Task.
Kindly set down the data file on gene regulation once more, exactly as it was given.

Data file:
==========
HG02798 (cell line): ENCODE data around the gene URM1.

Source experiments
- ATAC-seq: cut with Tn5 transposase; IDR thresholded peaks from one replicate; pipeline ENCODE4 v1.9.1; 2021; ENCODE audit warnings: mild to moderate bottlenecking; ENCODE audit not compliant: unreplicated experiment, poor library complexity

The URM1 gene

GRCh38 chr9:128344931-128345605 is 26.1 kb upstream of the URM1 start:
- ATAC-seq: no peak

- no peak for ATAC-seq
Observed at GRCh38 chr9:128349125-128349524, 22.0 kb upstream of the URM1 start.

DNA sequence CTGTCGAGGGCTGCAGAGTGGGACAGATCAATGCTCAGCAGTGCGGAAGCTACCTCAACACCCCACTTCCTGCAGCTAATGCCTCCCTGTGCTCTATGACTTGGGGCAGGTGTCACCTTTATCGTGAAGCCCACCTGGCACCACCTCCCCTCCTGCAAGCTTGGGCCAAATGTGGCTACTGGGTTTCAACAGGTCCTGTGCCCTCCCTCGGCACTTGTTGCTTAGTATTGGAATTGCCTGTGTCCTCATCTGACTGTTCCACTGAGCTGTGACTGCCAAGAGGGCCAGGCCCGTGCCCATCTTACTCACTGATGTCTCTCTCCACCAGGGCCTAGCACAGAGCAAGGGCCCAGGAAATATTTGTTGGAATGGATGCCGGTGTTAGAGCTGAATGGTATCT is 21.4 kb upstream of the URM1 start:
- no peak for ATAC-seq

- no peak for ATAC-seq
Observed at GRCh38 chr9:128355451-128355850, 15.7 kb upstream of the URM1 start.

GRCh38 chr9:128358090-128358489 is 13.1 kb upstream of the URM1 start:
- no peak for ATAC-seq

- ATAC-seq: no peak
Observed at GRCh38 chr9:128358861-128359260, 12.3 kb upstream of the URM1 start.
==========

HG02798 (cell line): ENCODE data around the gene URM1.

Source experiments
- ATAC-seq: cut with Tn5 transposase; IDR thresholded peaks from one replicate; pipeline ENCODE4 v1.9.1; 2021; ENCODE audit warnings: mild to moderate bottlenecking; ENCODE audit not compliant: unreplicated experiment, poor library complexity

The URM1 gene

GRCh38 chr9:128344931-128345605 is 26.1 kb upstream of the URM1 start:
- ATAC-seq: no peak

- no peak for ATAC-seq
Observed at GRCh38 chr9:128349125-128349524, 22.0 kb upstream of the URM1 start.

DNA sequence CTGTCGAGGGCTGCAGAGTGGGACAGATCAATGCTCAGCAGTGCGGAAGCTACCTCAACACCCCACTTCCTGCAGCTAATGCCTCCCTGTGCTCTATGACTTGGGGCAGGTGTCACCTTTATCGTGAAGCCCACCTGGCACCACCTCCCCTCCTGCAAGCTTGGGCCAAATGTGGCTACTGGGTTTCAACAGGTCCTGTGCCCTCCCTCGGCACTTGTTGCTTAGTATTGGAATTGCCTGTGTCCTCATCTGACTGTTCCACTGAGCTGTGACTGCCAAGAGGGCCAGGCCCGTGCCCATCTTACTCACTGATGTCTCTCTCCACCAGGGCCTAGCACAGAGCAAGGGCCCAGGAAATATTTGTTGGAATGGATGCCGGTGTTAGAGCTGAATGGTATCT is 21.4 kb upstream of the URM1 start:
- no peak for ATAC-seq

- no peak for ATAC-seq
Observed at GRCh38 chr9:128355451-128355850, 15.7 kb upstream of the URM1 start.

GRCh38 chr9:128358090-128358489 is 13.1 kb upstream of the URM1 start:
- no peak for ATAC-seq

- ATAC-seq: no peak
Observed at GRCh38 chr9:128358861-128359260, 12.3 kb upstream of the URM1 start.